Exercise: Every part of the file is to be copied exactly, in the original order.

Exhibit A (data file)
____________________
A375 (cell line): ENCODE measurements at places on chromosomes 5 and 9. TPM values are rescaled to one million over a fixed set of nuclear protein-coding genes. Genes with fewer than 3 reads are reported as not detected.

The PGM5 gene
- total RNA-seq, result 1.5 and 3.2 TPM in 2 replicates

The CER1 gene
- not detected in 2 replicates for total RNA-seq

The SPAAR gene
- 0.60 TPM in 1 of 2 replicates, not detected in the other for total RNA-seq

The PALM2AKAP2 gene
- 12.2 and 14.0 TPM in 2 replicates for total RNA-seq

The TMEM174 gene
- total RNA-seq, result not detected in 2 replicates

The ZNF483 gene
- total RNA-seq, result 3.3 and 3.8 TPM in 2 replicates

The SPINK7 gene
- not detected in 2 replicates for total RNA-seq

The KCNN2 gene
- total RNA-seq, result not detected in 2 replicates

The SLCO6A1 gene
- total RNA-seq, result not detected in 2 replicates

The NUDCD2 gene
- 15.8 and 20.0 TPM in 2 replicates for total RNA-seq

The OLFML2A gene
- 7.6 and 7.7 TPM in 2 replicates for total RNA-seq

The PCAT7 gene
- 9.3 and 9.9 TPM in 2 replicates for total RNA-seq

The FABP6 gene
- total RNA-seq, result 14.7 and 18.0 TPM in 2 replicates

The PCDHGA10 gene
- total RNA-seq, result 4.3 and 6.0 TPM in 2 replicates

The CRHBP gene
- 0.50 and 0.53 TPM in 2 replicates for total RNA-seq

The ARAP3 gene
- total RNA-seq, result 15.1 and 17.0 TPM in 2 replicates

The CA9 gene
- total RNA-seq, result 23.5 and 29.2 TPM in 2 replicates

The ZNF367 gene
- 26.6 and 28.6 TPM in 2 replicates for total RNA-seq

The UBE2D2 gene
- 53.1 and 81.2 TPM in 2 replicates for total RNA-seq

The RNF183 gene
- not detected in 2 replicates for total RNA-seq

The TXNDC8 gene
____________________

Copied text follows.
A375 (cell line): ENCODE measurements at places on chromosomes 5 and 9. TPM values are rescaled to one million over a fixed set of nuclear protein-coding genes. Genes with fewer than 3 reads are reported as not detected.

The PGM5 gene
- total RNA-seq, result 1.5 and 3.2 TPM in 2 replicates

The CER1 gene
- not detected in 2 replicates for total RNA-seq

The SPAAR gene
- 0.60 TPM in 1 of 2 replicates, not detected in the other for total RNA-seq

The PALM2AKAP2 gene
- 12.2 and 14.0 TPM in 2 replicates for total RNA-seq

The TMEM174 gene
- total RNA-seq, result not detected in 2 replicates

The ZNF483 gene
- total RNA-seq, result 3.3 and 3.8 TPM in 2 replicates

The SPINK7 gene
- not detected in 2 replicates for total RNA-seq

The KCNN2 gene
- total RNA-seq, result not detected in 2 replicates

The SLCO6A1 gene
- total RNA-seq, result not detected in 2 replicates

The NUDCD2 gene
- 15.8 and 20.0 TPM in 2 replicates for total RNA-seq

The OLFML2A gene
- 7.6 and 7.7 TPM in 2 replicates for total RNA-seq

The PCAT7 gene
- 9.3 and 9.9 TPM in 2 replicates for total RNA-seq

The FABP6 gene
- total RNA-seq, result 14.7 and 18.0 TPM in 2 replicates

The PCDHGA10 gene
- total RNA-seq, result 4.3 and 6.0 TPM in 2 replicates

The CRHBP gene
- 0.50 and 0.53 TPM in 2 replicates for total RNA-seq

The ARAP3 gene
- total RNA-seq, result 15.1 and 17.0 TPM in 2 replicates

The CA9 gene
- total RNA-seq, result 23.5 and 29.2 TPM in 2 replicates

The ZNF367 gene
- 26.6 and 28.6 TPM in 2 replicates for total RNA-seq

The UBE2D2 gene
- 53.1 and 81.2 TPM in 2 replicates for total RNA-seq

The RNF183 gene
- not detected in 2 replicates for total RNA-seq

The TXNDC8 gene